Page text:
Last night I booked plane tickets for a college visit through the United app on my phone. Next, I made dinner reservations to celebrate my husband’s birthday using OpenTable, a portal embedded into the restaurant’s Web page. Then, I transferred rent money to my son at University of Colorado via the Chase app on my phone. All these tasks took about 6 minutes, while I was lounging in front of the fireplace. It’s no wonder that many of our patients are no longer willing to sit on hold for our call center staff when booking an appointment or to wait 2 weeks for an office visit to discuss MRI results. Yet many physicians complain that a patient portal is yet another unfunded mandate that increases their workload. Does a patient portal enhance the patient experience or simply add unpaid work to the doctor’s day?
A patient portal provides secure access to portions of the patient’s digital health record and is most commonly linked to an electronic health record system. Practices can choose to implement various functions of a portal including scheduling, online bill payment, and secure physician-patient messaging. First used by a few large health systems in the late 1990s, patient portals are rapidly becoming mainstream, in part because of advancing care information (formerly meaningful use) regulations.
Beyond those requirements, another good reason to employ a portal is that growing numbers of our patients expect online access. In an era when travel, banking, email, personal fitness, and traffic conditions are managed or monitored on mobile devices, patients increasingly demand digital solutions in health care. A portal can allow patients to make appointments, check lab tests, and pay bills at their convenience, not ours. These transactions can be done 24/7, not just when our phone lines are free and when our operators aren’t on lunch break. A 2013 Accenture survey on patient engagement reported that 77% of patients value the ability to book, change, and cancel appointments online.1
A patient portal could (in theory) save money for a practice in reduced staffing costs related to patient scheduling. One solo practitioner estimated that he cut office phone calls by 10,000 per year and decreased staffing by half when he implemented a portal that allowed patient scheduling.2 Still, because of the wide diversity of age and digital skills among ophthalmology patients, most practices will opt to provide both human-assisted and electronic scheduling methods.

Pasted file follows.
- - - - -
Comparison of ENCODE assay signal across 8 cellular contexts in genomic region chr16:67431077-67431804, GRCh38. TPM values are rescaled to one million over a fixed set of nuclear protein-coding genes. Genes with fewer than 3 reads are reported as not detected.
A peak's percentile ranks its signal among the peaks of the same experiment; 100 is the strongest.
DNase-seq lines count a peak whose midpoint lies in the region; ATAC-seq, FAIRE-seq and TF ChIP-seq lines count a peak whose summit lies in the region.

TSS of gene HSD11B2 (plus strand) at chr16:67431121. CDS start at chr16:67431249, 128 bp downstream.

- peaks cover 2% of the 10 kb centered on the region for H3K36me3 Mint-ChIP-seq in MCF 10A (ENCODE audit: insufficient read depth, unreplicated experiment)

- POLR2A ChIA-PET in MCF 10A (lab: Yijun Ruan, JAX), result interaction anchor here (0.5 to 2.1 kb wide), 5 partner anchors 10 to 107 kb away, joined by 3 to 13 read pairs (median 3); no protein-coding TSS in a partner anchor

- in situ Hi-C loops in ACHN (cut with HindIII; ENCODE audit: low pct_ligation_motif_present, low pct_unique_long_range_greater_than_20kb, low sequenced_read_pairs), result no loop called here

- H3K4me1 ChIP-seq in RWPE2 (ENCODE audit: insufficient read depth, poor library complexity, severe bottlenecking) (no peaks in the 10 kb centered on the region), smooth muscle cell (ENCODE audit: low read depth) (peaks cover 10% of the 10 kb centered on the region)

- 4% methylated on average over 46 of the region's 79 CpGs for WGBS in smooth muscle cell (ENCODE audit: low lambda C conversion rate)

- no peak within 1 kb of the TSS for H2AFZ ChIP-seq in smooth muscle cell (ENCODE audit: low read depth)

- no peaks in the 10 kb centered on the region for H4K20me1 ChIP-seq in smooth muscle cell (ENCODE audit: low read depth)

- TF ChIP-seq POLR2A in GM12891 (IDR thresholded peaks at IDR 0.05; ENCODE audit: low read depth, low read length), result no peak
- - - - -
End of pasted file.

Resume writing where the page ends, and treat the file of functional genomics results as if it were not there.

Some portal options require staff and/or physician responses. This makes ophthalmologists nervous, particularly the thought of responding to patient questions. Will physicians have dozens of messages to respond to during the day—yet another task for which we aren’t paid? What about the needy patient who might contact us many times a day? Will additional staff be needed to answer questions and refill medications? It’s easy to imagine a trained technician responding via a computer or a mobile device to the routine questions that our call centers now triage.
Robert Wachter, chair of the Department of Medicine at UCSF and author of The Digital Doctor, compared the digital transformation of medical systems to the building of the transcontinental railroad. The rails coming from the west and from the east didn’t meet until Congress mandated the junction point at Promontory, Utah, launching a revolution in travel and westward expansion. Dr. Wachter predicted that once our digital systems are integrated, further health care innovation will ensue. I suspect that once patient portals are widely implemented, they will spur changes in how we interact with patients. For now, we can choose the functions of a patient portal that make sense for our own practice—and, moving forward, our patient, physician, and practice communications will be increasingly digital and increasingly interactive.
1 www.accenture.com/_acnmedia/Accenture/Conversion-Assets/DotCom/Documents/Global/PDF/Industries_11/Accenture-Consumer-Patient-Engagement-Survey-US-Report.pdf. Accessed Nov. 17, 2016.
2 McNeill SM. Fam Pract Manag. 2016;23(2):21-25.